Foreign Minister Dr S. Jaishankar lends support to Maldivian Foreign Minister Abdullah Shahid (Photo: IANS)
The Indian High Commission in Male has written a letter to the Maldivian Foreign Ministry about anti-India articles in the local press and has sought protection for the diplomatic staff.
Indian diplomats have been feeling uncomfortable in the archipelago after the Maldivian opposition parties mobilised a campaign in the local media against India. The anti-India sentiment was further amplified in the local social media. The letter urged Male to take steps to protect India’s diplomatic personnel from malicious articles in the local media.
In Delhi, Arindam Bagchi, Ministry of External Affairs (MEA) spokesperson declined to divulge information on the developments. He said: “I think today the Maldivian Foreign Ministry has issued a statement. The Maldivian Democratic Party (MDP) has also issued a statement. Let us leave it at that”.
The storm has been brewing for some time despite the current governments in New Delhi and Male enjoying friendly relations with numerous diplomatic visits at the ministerial level in recent months.
Indian Narrative spoke with Dr Adil Rasheed, Research Fellow at the Manohar Parrikar Institute for Defence Studies and Analyses, New Delhi, about the developments in the Maldives.
"Some of the opposition parties in the Maldives are radically against India. Whatever India does, even if those happen to be development activities, is questioned by them. They launched the 'India Out' campaign which was vocal and disruptive. However, the government led by President Mohamed Solih of the ruling Maldivian Democratic Party (MDP), is closely aligned with India and wants to strengthen ties further", says Rasheed.
The Maldivian opposition, the Progressive Party of Maldives-People’s National Congress (PPM-PNC) is led by former President Abdulla Yameen. The party professes an Islamist ideology and looks suspiciously upon India. It is also highly anti-USA as well but had close links with China when Yameen was in power. However, the strong Maldives-China links were severed by Solih, who brought Male back into India's circle and New Delhi obliged by pumping in development assistance.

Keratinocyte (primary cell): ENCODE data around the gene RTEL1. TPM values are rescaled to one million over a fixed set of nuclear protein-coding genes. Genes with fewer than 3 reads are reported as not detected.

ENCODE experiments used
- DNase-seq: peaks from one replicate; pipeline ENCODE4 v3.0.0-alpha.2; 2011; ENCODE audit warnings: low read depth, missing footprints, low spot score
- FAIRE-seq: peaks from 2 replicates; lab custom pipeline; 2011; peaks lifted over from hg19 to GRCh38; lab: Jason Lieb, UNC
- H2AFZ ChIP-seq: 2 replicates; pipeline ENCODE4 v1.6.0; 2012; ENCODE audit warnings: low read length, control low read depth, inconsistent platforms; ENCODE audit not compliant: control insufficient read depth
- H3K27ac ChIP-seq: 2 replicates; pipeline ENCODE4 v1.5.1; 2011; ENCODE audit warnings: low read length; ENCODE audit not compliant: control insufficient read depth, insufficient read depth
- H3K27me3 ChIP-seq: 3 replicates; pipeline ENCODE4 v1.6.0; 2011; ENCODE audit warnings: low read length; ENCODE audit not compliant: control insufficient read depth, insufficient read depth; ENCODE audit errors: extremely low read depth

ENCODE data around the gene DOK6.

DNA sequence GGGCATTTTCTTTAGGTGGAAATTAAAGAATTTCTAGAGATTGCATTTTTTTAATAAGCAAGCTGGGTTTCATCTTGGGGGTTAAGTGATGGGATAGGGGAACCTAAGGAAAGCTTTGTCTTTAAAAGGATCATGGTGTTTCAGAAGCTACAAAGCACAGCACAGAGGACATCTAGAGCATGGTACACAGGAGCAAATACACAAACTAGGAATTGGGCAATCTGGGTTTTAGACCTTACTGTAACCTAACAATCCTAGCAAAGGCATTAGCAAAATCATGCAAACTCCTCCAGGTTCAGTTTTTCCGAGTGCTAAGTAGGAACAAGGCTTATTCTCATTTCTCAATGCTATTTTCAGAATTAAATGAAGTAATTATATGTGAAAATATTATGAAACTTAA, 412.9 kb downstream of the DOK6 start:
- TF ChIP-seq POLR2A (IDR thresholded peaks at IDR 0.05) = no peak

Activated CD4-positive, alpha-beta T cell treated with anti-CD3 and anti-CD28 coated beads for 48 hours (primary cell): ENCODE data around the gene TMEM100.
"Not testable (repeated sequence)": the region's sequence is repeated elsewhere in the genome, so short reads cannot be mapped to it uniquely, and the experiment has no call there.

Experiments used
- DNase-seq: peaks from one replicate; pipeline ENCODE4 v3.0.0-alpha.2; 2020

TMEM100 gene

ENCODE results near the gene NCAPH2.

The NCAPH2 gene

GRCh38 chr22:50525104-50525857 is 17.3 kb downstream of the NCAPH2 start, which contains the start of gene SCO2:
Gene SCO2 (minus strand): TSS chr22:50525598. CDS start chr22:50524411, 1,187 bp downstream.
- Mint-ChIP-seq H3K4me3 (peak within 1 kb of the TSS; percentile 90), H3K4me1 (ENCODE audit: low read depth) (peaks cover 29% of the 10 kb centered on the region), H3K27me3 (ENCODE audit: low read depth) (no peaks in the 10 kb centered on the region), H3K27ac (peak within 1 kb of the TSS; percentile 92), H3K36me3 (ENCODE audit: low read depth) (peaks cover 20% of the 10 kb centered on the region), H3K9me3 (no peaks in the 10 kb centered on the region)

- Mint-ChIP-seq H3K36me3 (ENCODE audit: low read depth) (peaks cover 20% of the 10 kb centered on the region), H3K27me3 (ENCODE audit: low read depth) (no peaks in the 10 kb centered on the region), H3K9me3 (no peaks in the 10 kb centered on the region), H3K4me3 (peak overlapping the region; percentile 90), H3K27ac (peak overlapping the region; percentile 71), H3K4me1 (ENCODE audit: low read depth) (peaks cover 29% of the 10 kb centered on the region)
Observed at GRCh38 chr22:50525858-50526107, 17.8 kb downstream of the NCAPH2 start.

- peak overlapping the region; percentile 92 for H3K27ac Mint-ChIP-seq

Rasheed says that the opposition is trying to come back to power and consequently "has doubled up its radicalisation push. Part of that strategy is to whip up the anti-India sentiment. But we should not be worried about the opposition as the Maldivian government sides with India and believes in the same democratic principles. The opposition might be louder but definitely not stronger".
With strong radical tendencies in voluble existence in the Maldives, a country that occupies a strategic location in South Asia, radicalisation is morphing into terrorism. This was demonstrated when Maldivian Speaker and former president, Mohamed Nasheed, was made the target of an assassination attempt in early May. Nasheed was the first democratically-elected president and is known for his liberal outlook but was ousted for professing these ideologies.
Currently, the Maldives is a nation living a divided existence—the government wants development while the opposition prefers radical Islamic ideology; tourism is the only revenue earner but is looked down upon by radicals; democratic forces want better ties with India while the orthodox elements prefer China and even though employment opportunities for the youth are low, the passage of narcotics is high.
A recent paper had said that the attack on Nasheed was a pointer that democratic forces are yielding space to extremist elements. In the tinder box that is Maldives, India will have to tread cautiously.